For a period of several years, I led a group of members of the Midwest Nature Photographers on week-long fall color trips to Michigan's Upper Peninsula. I enjoyed the opportunity not only to bring back images from an extremely photogenic area, but also to gather with a group of like-minded photographers. In October 2003, our group started the week in the western part of the U.P., specifically Porcupine Mountains State Park, before moving on to more easterly areas.
The Porcupine Mountains are a small group of isolated mountains that slope down to Lake Superior. Two billion years old and now eroded to large hills, the mountains make up an important part of the state park. The park is a designated wilderness area of 92 square miles, the largest in Michigan, and includes a wealth of scenic beauty. One of the high points of the Porcupines escarpment sits above Lake of the Clouds and the valley of the Carp River, a sheer drop of about 700 feet below the overlook. This vantage point was the pre-sunrise destination of our group's first day in the U.P.
It was now light enough to see our surroundings as we loaded our photographic equipment for the hike to the summit, which features a viewing area and low safety wall built of stone. Several photographers had already set up their equipment beyond the safety wall when I arrived; the best views are found beyond the wall, where the overlook moves down a slope for about thirty feet before the sheer drop to the valley. I carry my 4x5 camera equipment in a large backpack weighing about forty pounds; arriving at the safety wall, I likewise decided to shoot from a vantage point beyond the wall and removed my backpack before climbing over.
I deposited the backpack on its side on the opposite side of the wall and started to climb over. The slope was greater than I thought, and the pack rolled over after setting it down. Then it rolled again. As it rolled a third time, increasing in speed with each roll, I realized that it would shortly roll over the edge and into the valley! In a panic and unable to cross the wall quickly enough, all I could manage was to yell "Get it!" to two photographers working below, at the edge of the cliff. Fortunately they heard what they later described as the sound of an avalanche coming behind them, turned to see my pack rumbling toward the cliff, and quickly grabbed it. Happily, the pack was zipped shut, or lenses and various accessories would have independently rolled out of their compartments and over the brink. Needless to say, I've now learned that it isn't a good idea to set down a backpack so that its long side parallels a cliff edge.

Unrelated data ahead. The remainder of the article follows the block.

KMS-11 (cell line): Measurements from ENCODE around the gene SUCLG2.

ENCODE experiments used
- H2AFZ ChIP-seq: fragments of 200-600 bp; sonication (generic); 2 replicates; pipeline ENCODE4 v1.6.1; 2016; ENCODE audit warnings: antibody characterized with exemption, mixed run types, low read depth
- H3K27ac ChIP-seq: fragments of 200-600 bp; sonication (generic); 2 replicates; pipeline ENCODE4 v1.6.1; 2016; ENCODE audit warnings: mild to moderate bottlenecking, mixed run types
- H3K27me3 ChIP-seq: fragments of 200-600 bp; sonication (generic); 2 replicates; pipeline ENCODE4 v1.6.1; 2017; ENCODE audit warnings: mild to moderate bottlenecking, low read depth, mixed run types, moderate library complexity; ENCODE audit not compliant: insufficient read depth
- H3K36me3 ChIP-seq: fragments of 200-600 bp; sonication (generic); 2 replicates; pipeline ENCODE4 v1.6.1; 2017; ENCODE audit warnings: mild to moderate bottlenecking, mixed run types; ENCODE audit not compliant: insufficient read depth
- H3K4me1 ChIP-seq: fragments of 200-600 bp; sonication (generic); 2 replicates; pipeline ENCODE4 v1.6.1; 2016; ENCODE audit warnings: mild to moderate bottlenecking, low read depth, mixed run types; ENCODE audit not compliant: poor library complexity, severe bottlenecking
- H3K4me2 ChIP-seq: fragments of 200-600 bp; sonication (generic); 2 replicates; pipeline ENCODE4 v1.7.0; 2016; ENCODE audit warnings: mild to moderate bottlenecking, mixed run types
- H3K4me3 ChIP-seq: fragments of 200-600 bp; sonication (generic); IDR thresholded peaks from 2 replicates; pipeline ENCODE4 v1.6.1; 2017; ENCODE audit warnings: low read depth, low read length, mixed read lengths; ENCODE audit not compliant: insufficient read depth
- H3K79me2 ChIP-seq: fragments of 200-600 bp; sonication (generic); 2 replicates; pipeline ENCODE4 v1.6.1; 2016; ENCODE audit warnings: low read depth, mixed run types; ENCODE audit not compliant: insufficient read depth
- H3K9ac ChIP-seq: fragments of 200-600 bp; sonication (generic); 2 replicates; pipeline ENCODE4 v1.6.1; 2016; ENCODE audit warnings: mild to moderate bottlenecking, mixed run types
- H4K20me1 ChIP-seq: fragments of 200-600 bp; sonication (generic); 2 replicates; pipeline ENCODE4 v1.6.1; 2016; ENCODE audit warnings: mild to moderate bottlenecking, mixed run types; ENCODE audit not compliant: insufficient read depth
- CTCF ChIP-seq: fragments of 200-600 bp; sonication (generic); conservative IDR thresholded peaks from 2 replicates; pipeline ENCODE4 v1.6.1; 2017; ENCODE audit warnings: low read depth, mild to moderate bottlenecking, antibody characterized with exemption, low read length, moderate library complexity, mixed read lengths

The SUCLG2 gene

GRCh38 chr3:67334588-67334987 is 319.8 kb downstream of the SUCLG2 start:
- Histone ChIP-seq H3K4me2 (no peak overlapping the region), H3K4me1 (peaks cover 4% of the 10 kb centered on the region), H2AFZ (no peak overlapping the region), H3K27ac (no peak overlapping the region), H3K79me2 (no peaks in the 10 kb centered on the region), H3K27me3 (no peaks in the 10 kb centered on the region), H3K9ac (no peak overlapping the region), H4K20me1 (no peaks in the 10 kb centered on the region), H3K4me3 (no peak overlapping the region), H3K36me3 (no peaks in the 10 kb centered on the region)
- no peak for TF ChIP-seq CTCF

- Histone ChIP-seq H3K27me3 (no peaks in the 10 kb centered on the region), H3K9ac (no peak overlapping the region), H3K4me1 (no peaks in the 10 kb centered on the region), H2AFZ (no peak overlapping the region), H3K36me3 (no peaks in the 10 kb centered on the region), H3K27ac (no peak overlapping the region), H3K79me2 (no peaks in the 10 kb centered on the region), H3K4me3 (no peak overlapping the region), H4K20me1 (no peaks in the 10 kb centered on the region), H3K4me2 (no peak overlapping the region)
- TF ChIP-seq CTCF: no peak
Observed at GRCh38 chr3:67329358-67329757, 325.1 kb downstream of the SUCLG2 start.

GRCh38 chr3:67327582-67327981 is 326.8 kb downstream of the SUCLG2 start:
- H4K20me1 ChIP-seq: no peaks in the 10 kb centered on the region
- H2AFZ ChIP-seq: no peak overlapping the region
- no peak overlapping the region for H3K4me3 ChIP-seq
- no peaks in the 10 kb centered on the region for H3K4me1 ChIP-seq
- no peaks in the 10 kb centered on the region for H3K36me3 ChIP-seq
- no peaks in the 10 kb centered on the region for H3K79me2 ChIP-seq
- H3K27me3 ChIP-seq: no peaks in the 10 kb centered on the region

Having had enough excitement for the week, I calmed down enough to notice that the trees in the valley below were illuminated by exquisite soft light. The sun was above the horizon, but its rays hadn't yet reached into the deep valley. Frost coated each tree, creating a pastel kaleidoscope throughout the valley. I composed an image of the Carp River flowing through the delicately-colored trees, isolating the section of valley that I chose by using a long lens, and captured my image before direct sun melted the frost a few minutes later.